Being swift to take action following the theft of one of your online accounts is vital. Not only will you need to reclaim control over the affected account, you’ll need to take steps to protect your other accounts, too.
How will you know?
Hackers use compromised email accounts to access campus computing resources or to send spam and scams to your contacts.
With the right login information, a hacker could have full access to UD’s network, which contains the confidential information of thousands of students and employees. If you receive worried calls or angry messages from your colleagues because of mail “you” sent them, you’d better investigate the security of your account.
Most online accounts like Facebook and Gmail will alert you if there’s suspicious activity on your account, for example, multiple failed attempts to log in or attempts to log in from foreign countries.
Steps to take
1. If you suspect your UD email account was hacked, immediately contact email@example.com so IT can begin their investigation of the incident.
2. Immediately change the password of the affected account, and the password on every other online account that uses, or is linked to, that email address.
- Whichever email account has been hacked (UD, Gmail, Yahoo, etc.), IT advises you to change your UDelNet password. Because many people set up other accounts using their UD email accounts as an “alternate” email address, a hacked Facebook, Twitter, or Yahoo! account, could lead to your UD email being compromised as well. Double trouble!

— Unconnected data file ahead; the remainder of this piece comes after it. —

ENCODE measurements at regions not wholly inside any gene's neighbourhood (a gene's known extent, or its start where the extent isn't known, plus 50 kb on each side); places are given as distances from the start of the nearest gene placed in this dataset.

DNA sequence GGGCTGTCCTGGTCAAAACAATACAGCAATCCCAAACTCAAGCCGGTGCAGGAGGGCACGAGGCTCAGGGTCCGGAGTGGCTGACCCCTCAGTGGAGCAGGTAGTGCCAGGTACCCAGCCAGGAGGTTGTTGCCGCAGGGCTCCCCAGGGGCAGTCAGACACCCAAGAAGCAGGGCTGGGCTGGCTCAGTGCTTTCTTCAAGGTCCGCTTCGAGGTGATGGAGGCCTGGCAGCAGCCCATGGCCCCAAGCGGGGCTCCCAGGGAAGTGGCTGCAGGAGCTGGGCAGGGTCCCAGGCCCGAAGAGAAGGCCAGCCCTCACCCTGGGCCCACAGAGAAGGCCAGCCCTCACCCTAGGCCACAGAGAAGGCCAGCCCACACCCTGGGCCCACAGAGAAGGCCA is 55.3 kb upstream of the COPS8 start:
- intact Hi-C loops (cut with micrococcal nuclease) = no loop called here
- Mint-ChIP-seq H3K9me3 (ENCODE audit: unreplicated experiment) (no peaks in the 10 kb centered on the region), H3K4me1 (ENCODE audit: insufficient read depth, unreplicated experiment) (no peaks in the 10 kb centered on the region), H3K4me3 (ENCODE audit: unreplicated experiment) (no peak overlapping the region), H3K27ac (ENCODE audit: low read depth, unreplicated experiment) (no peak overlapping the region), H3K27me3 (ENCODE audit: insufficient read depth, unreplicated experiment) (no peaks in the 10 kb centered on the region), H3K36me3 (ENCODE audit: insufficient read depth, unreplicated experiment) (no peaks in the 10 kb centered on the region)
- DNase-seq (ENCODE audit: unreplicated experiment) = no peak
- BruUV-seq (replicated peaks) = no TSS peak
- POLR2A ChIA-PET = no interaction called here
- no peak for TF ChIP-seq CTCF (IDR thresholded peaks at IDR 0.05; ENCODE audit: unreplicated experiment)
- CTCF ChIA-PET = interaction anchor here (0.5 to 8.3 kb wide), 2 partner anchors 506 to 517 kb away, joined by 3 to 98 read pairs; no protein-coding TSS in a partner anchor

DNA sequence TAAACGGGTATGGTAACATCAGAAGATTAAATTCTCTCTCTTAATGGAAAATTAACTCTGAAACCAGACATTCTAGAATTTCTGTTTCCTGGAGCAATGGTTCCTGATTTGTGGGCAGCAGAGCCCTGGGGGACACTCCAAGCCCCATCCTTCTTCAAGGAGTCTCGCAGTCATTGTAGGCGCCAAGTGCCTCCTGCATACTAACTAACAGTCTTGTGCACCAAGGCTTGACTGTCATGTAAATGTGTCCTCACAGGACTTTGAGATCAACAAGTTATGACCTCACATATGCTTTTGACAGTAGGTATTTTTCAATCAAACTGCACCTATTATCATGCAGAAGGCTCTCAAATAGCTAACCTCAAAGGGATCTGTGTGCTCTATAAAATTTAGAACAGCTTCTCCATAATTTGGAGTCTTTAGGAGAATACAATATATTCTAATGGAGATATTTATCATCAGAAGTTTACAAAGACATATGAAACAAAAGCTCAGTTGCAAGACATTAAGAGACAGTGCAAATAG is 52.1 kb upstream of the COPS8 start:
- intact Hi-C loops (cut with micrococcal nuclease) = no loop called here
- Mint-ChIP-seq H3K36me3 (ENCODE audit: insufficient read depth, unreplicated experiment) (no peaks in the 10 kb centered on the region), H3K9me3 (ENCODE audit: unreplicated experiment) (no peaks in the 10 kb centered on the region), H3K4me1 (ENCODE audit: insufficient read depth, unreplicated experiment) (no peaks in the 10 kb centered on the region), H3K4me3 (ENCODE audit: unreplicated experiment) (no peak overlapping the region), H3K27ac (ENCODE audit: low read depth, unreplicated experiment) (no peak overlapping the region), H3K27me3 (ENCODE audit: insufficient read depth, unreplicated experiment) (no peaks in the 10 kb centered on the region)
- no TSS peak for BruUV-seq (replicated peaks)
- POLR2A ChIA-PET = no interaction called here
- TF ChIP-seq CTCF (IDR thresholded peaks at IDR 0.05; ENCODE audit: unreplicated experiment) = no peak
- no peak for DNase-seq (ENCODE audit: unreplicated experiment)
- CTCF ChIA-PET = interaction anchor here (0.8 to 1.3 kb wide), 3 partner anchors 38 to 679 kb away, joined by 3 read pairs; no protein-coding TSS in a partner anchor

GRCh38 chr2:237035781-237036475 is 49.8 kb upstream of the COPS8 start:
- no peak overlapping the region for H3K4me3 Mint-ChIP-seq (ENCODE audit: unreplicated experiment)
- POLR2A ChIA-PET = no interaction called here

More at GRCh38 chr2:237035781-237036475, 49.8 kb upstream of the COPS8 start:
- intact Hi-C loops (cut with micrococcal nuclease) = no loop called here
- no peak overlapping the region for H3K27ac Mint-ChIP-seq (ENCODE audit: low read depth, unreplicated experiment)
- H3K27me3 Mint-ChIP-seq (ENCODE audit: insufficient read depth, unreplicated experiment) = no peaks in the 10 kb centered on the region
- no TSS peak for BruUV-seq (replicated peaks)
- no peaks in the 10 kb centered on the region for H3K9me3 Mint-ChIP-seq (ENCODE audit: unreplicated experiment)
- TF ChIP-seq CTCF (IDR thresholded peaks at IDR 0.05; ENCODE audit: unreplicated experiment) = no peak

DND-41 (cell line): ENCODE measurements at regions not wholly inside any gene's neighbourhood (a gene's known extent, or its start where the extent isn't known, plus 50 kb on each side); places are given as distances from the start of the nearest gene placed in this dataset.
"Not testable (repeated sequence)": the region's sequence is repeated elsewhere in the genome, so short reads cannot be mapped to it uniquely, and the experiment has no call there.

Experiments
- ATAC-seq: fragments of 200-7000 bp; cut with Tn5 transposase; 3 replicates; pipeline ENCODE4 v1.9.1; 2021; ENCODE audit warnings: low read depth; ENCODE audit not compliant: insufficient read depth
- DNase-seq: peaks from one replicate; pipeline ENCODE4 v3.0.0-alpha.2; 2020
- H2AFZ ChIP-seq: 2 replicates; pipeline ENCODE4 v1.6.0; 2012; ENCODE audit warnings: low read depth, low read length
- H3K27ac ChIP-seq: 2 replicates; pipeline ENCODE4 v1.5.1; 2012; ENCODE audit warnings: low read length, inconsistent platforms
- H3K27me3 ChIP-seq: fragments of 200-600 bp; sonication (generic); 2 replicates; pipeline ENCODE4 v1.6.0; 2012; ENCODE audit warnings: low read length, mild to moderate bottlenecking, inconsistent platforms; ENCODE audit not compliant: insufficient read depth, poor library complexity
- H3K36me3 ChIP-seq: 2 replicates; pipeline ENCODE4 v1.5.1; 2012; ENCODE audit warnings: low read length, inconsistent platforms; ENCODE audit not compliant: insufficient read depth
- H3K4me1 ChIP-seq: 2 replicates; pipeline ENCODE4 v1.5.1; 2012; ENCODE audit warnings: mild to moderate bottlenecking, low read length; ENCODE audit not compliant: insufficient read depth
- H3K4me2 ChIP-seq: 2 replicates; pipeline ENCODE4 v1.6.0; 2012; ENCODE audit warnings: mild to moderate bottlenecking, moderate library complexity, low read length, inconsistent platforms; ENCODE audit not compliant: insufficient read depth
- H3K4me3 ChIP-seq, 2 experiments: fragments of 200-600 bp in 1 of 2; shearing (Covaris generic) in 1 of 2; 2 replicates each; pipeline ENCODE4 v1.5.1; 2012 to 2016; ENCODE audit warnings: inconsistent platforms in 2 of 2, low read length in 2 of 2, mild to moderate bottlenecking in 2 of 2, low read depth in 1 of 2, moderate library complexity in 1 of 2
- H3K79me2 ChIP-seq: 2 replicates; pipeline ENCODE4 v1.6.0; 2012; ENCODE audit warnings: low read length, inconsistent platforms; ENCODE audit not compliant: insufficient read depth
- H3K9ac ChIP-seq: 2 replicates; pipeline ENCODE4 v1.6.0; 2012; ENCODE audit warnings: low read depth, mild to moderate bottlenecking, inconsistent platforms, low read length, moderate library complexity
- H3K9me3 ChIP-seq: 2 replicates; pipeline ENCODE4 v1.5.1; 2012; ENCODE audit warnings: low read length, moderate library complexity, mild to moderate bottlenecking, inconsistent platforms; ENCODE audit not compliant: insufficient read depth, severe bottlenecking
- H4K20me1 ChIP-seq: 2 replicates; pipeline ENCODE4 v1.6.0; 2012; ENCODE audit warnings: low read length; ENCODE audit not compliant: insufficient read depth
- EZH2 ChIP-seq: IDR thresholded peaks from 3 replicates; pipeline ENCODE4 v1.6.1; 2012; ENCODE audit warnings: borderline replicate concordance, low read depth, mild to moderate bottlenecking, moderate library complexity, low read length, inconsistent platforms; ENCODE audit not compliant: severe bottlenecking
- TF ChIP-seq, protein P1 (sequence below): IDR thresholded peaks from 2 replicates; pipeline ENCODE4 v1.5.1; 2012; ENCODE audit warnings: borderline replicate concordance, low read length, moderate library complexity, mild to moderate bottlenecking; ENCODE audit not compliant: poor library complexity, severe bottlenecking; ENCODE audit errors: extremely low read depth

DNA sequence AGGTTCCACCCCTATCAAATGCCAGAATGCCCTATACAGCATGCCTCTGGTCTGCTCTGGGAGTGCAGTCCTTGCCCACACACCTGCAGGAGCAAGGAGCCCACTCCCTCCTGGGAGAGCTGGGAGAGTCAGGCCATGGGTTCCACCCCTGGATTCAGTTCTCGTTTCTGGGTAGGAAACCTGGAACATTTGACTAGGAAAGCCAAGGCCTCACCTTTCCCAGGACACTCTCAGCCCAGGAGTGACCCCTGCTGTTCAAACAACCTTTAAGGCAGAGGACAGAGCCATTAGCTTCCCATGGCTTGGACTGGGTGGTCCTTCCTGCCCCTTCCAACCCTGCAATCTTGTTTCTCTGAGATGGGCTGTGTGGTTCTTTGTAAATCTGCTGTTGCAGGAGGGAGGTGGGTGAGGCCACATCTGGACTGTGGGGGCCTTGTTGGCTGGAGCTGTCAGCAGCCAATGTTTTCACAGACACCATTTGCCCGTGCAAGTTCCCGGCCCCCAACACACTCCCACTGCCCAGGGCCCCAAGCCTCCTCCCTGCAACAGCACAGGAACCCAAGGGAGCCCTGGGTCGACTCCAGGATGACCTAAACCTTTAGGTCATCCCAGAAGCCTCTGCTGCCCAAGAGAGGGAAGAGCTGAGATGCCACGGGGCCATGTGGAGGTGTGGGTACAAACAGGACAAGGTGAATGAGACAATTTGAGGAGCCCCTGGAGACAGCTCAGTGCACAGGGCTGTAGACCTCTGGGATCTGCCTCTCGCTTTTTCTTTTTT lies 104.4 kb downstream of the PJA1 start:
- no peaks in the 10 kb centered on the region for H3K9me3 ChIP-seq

- Remember, every password should be different and difficult to guess. You can use IT’s secure password page to help create secure passwords, and check their strength with IT’s password checker.
- If you’re suddenly unable to access an account because of a maliciously changed password, you will need to contact the vendor and prove you are the account owner. Here are the password help pages for many popular online services:
3. Be sure to change your passwords regularly. Choose to customize a vendor’s security question(s) if allowed, and never use real answers to publicly available information—only fake answers you know you’ll remember. Because many of the answers to typical security questions can be found online with ease (birth city, high school name or mascot, mother’s maiden name, etc.), you should not provide the correct answer. Consumerist and Computerworld have both written about the flaws in the commonly used security question system.
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